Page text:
Zhao gave no details, but finance experts said the ruling Communist Party is worried the company might be unable to manage financial risks leaders want to contain as China tries to get economic growth back on track after the coronavirus pandemic.
The planned market launch of Ant, spun off from Alibaba Group, the world’s biggest e-commerce company by sales volume, symbolized China’s rebound and added to a string of smaller offerings by biotech and other new companies. In an unusual move, it was due to trade in both Shanghai for mainland investors and in Hong Kong for international buyers.
A brief official announcement Tuesday cited regulatory changes. It gave no details, but authorities have tightened controls on lending by online finance platforms and raised the amount of capital they must have.
The abrupt action might make investors more cautious about China, said Shaun Rein of China Market Research Group in Shanghai, whose clients include hedge funds and institutional investors. He said they are left to wonder whether regulators were worried about risks or acted out of irritation at Ant founder Jack Ma, China’s richest entrepreneur, who publicly complained they hamper innovation.
“Whatever it is, it doesn’t make the system look good,” Rein said. “It makes a lot of global institutional investors more nervous about investing into China.”
Ant said Wednesday it will return subscription fees to investors, suggesting it might be some time before the company is allowed to offer shares to the public.
The ruling party is trying to make the state-dominated financial system more market-oriented and increase access to lending for entrepreneurs who generate most of China’s jobs and wealth. At the same time, it wants to reduce risks due to surging debt that could imperil its financial system. Rating agencies have cut Bejiing’s credit rating for government borrowing.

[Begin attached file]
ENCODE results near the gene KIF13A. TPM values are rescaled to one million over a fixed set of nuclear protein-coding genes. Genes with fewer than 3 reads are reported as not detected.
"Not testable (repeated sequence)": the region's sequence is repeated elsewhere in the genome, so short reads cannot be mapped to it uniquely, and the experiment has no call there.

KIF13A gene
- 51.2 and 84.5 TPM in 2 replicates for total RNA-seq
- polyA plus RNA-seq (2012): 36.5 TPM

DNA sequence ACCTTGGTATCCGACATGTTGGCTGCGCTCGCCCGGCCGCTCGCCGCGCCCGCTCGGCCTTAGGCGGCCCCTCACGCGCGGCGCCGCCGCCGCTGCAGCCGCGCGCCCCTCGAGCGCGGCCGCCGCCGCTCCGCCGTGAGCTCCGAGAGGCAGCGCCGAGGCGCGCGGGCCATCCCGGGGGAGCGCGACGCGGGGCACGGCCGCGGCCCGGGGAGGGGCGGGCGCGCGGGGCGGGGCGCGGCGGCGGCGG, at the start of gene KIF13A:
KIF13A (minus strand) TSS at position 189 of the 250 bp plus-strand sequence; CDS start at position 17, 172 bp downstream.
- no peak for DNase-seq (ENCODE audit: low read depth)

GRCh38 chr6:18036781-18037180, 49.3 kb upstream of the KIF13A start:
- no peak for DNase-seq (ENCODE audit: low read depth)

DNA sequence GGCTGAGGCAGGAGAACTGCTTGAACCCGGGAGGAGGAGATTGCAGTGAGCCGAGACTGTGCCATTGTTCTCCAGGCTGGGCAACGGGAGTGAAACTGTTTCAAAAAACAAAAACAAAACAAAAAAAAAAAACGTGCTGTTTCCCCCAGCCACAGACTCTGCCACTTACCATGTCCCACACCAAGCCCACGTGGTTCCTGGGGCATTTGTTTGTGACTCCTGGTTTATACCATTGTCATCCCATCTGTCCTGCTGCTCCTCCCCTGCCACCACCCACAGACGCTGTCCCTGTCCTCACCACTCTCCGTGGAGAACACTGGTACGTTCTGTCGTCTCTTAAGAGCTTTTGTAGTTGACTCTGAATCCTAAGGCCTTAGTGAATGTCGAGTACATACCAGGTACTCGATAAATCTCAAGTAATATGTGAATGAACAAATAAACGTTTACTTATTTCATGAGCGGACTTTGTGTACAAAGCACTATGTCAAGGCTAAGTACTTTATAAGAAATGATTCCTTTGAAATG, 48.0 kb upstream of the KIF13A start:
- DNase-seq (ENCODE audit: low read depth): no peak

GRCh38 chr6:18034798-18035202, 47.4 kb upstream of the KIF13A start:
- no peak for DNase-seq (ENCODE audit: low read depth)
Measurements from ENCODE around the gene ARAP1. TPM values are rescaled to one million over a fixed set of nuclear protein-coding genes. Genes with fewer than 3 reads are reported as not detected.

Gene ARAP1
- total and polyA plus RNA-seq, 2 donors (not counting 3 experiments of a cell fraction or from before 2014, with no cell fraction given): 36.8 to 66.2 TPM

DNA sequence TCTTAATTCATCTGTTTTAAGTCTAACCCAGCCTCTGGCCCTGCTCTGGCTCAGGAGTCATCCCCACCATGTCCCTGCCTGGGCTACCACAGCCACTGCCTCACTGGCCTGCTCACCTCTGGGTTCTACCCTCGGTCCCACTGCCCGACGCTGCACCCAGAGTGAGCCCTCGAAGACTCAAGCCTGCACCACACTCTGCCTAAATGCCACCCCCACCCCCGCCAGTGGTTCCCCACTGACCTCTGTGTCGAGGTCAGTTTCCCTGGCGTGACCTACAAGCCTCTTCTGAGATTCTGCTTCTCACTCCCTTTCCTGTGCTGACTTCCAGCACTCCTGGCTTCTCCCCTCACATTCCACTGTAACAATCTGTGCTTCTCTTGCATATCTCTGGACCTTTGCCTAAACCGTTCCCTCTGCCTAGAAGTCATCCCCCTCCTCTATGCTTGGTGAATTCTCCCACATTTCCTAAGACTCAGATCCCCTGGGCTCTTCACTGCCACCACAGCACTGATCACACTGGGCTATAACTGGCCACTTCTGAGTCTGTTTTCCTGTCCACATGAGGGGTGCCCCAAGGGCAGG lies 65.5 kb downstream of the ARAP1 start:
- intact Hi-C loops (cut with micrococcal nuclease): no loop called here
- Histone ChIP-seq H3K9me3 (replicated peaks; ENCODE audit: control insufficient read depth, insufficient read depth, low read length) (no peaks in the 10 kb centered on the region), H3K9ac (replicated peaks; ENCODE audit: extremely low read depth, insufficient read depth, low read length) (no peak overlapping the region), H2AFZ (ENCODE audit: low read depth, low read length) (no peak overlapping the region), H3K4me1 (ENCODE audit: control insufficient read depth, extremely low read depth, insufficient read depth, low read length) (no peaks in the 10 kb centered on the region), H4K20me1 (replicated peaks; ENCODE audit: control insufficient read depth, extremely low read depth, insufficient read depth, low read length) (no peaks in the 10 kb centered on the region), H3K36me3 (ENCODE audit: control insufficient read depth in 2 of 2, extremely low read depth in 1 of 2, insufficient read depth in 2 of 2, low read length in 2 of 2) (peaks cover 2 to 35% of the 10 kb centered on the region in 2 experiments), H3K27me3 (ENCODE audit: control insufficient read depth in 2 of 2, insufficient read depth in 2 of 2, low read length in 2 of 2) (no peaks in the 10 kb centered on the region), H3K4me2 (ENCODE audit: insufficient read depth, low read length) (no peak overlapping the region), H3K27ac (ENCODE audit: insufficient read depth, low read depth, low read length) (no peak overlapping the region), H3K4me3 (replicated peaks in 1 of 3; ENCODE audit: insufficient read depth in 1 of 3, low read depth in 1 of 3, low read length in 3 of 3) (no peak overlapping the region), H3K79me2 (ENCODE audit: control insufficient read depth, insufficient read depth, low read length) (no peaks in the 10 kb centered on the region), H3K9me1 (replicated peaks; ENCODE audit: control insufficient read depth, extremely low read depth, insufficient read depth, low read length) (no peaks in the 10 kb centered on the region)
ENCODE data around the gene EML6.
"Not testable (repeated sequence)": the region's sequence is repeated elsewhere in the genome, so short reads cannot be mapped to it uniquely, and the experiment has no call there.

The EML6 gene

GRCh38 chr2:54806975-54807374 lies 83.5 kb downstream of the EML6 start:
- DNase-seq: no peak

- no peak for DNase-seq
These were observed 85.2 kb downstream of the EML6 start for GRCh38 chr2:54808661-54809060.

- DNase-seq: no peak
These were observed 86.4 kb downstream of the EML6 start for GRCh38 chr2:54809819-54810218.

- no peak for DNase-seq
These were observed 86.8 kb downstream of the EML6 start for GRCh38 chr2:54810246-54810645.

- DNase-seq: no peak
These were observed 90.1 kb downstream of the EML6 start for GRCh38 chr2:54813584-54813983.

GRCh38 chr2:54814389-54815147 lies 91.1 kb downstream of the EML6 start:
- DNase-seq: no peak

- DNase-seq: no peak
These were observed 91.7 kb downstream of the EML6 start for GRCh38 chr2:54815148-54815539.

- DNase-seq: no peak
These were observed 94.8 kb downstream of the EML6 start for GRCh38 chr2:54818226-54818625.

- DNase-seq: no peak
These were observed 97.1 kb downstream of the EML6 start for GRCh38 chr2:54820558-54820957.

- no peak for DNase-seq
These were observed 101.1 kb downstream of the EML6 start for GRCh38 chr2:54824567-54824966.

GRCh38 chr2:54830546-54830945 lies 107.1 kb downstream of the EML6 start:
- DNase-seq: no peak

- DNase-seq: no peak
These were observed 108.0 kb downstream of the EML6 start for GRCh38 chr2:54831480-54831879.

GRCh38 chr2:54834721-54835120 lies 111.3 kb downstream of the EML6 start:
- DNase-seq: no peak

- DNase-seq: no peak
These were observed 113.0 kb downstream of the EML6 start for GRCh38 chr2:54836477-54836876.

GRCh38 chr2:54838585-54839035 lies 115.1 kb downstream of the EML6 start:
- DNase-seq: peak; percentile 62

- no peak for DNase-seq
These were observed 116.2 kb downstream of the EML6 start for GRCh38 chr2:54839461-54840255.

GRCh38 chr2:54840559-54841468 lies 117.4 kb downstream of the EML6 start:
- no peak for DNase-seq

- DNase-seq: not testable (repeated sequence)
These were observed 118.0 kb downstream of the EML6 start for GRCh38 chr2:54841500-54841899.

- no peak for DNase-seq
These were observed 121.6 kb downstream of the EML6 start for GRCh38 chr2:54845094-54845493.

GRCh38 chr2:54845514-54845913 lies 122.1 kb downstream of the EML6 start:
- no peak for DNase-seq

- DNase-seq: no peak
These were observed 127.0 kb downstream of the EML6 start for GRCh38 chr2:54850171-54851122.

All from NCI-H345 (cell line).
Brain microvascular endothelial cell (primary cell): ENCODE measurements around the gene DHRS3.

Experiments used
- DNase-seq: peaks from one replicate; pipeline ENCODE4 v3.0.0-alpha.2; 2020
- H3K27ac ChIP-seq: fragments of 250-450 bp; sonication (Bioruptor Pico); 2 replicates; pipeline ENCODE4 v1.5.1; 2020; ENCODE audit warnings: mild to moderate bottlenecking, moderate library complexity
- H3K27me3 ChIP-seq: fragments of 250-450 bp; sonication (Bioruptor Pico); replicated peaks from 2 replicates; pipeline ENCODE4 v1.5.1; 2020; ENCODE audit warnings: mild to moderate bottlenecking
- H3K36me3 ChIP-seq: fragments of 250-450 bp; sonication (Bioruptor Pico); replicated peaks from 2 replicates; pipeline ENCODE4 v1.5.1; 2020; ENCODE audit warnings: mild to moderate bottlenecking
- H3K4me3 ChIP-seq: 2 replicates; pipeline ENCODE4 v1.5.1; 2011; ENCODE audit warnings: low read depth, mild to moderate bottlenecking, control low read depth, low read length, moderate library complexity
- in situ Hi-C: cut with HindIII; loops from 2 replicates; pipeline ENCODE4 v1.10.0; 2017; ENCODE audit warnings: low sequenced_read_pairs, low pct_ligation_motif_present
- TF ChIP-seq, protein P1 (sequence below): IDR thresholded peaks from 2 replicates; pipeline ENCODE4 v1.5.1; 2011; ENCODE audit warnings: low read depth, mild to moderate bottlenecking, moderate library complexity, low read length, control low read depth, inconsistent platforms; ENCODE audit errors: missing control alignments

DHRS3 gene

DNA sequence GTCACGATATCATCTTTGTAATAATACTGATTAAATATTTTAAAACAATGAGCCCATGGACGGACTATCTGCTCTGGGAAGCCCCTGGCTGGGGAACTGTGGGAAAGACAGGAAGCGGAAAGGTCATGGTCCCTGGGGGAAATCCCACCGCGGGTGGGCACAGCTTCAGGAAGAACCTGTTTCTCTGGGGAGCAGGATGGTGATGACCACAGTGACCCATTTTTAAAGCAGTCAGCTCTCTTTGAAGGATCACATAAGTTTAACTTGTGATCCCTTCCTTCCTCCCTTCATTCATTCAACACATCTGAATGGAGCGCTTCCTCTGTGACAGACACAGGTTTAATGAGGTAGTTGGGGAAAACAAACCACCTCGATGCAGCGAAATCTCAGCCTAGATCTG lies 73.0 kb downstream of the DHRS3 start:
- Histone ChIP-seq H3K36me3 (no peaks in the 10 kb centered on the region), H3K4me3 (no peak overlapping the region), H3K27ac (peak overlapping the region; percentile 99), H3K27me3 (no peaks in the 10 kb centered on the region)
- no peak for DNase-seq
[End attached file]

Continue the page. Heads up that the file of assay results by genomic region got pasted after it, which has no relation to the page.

The latest debacle reflects the collision between those official worries and the ambitions of Ma, who founded Alibaba in 1999 to connect Chinese suppliers with Western customers. It has expanded into consumer e-commerce, film production and other industries.
Ma launched an online payments service, Alipay, in 2004 to facilitate sales in a society where few people had credit cards.
Alipay was split off from Alibaba in 2011 and evolved into Ant Group. In addition to Alipay, Ant operates one of the world’s biggest money market funds and Sesame Credit, a credit rating system. The company was valued at $150 billion after a 2018 round of fundraising, more valuable than all but the biggest global banks.
Ant helped to fuel an online borrowing boom that has pushed up household debt.
“Ant ended up being a poster child for potentially excessive borrowing,” said Martin Chorzempa of the Peterson Institute for International Economics.
Ant Group has invested in payments providers in Southeast Asia and Europe. Last year, it bought British payments company WorldFirst.
Ant promotes itself as a technology company, not a financial institution, but this week’s action suggests regulators rejected that.
Ma irked regulators when he said at a recent financial forum that their focus on risk hampers innovation, according to Chinese media.